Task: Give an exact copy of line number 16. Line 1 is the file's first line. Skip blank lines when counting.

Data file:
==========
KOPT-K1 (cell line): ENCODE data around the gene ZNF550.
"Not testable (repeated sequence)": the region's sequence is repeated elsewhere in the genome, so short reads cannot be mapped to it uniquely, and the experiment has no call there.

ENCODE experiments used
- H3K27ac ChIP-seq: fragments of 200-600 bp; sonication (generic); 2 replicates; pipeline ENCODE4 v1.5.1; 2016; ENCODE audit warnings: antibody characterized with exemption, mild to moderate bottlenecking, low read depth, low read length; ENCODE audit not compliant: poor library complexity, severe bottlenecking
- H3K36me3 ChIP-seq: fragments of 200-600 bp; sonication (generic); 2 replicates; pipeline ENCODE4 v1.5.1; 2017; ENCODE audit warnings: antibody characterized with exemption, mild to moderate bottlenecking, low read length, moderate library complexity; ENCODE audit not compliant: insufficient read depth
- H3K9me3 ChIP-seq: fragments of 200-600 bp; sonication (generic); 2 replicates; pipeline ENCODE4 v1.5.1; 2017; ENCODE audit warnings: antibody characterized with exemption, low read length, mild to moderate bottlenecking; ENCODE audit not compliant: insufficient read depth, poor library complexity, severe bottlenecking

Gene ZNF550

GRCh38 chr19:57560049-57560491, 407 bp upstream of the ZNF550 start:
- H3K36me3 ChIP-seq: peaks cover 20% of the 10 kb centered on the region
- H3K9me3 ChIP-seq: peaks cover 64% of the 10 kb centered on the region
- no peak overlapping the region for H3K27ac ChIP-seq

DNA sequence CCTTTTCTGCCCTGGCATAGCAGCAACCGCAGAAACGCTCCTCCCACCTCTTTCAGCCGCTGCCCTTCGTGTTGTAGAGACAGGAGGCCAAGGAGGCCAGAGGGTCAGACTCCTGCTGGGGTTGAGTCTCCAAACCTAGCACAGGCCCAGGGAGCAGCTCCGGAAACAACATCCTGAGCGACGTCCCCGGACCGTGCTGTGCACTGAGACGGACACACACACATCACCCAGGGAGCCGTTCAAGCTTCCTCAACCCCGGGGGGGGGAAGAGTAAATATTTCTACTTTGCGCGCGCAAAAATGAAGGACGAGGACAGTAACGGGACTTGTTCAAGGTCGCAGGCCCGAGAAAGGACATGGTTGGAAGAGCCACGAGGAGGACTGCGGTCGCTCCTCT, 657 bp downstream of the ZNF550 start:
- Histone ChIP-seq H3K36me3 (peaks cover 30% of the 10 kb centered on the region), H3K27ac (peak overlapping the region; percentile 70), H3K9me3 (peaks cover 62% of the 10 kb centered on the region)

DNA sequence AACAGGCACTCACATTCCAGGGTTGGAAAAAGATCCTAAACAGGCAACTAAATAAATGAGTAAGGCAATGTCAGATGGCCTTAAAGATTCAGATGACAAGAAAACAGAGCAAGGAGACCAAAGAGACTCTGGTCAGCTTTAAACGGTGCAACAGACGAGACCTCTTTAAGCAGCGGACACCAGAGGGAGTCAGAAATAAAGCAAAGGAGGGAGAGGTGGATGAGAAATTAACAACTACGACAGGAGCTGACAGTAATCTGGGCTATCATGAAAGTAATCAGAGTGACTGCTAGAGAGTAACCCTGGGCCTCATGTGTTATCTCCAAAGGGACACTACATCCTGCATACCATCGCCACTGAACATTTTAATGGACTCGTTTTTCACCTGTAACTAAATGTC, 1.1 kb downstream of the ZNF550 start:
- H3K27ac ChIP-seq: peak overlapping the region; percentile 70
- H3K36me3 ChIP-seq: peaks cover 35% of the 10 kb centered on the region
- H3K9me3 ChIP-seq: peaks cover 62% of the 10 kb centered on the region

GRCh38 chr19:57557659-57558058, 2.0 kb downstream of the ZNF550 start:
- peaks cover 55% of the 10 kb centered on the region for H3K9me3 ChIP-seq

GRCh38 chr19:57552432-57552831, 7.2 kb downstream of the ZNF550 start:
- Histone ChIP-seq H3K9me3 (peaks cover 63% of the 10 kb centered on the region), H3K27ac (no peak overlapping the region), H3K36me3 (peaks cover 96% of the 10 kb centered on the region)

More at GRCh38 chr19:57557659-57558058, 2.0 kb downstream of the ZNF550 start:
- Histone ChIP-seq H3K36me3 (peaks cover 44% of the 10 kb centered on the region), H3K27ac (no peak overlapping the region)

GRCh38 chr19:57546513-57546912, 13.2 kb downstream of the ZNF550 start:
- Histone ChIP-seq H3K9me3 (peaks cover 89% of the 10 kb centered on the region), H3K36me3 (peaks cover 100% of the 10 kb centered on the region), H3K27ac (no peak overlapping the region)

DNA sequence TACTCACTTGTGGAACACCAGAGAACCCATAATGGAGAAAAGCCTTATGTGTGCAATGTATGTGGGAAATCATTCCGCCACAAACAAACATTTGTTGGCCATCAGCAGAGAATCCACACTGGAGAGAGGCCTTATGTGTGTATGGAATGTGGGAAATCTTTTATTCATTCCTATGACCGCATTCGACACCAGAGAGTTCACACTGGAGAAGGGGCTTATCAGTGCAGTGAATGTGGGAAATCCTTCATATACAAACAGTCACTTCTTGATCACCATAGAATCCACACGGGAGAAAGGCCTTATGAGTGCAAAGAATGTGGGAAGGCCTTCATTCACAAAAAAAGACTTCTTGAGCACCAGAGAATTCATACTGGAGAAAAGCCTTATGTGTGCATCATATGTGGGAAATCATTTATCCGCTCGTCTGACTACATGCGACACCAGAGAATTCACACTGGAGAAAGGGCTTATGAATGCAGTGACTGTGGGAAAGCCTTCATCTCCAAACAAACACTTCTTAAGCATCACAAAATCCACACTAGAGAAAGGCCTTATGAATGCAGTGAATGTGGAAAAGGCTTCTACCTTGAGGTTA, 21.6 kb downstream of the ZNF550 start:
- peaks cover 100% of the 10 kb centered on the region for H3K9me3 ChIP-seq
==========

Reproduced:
- H3K36me3 ChIP-seq: peaks cover 35% of the 10 kb centered on the region